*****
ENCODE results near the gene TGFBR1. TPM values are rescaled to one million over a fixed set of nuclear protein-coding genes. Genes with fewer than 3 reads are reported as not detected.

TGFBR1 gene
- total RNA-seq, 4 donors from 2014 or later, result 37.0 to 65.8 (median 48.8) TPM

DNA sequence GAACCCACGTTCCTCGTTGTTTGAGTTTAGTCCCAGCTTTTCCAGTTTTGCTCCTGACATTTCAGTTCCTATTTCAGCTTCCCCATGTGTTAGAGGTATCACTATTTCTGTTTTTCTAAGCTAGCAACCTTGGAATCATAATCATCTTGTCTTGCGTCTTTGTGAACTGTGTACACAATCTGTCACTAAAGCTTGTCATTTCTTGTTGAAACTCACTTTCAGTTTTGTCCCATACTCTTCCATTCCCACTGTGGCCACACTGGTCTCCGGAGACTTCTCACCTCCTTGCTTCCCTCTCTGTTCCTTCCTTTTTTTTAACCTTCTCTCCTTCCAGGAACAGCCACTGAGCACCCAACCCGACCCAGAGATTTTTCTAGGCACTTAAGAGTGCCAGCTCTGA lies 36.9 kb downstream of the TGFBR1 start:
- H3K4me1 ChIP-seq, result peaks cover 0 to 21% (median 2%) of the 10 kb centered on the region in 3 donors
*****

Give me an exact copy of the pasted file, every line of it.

ENCODE results near the gene TGFBR1. TPM values are rescaled to one million over a fixed set of nuclear protein-coding genes. Genes with fewer than 3 reads are reported as not detected.

TGFBR1 gene
- total RNA-seq, 4 donors from 2014 or later, result 37.0 to 65.8 (median 48.8) TPM

DNA sequence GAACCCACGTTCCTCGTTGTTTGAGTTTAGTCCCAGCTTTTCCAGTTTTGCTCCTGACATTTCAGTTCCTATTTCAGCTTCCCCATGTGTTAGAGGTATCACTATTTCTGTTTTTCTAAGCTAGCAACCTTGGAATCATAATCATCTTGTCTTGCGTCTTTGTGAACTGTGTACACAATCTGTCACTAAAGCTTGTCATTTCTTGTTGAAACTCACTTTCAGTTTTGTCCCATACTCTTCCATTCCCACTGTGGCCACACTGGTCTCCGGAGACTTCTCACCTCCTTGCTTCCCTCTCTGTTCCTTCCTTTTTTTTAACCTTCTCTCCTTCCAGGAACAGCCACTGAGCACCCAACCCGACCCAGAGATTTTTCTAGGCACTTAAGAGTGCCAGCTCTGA lies 36.9 kb downstream of the TGFBR1 start:
- H3K4me1 ChIP-seq, result peaks cover 0 to 21% (median 2%) of the 10 kb centered on the region in 3 donors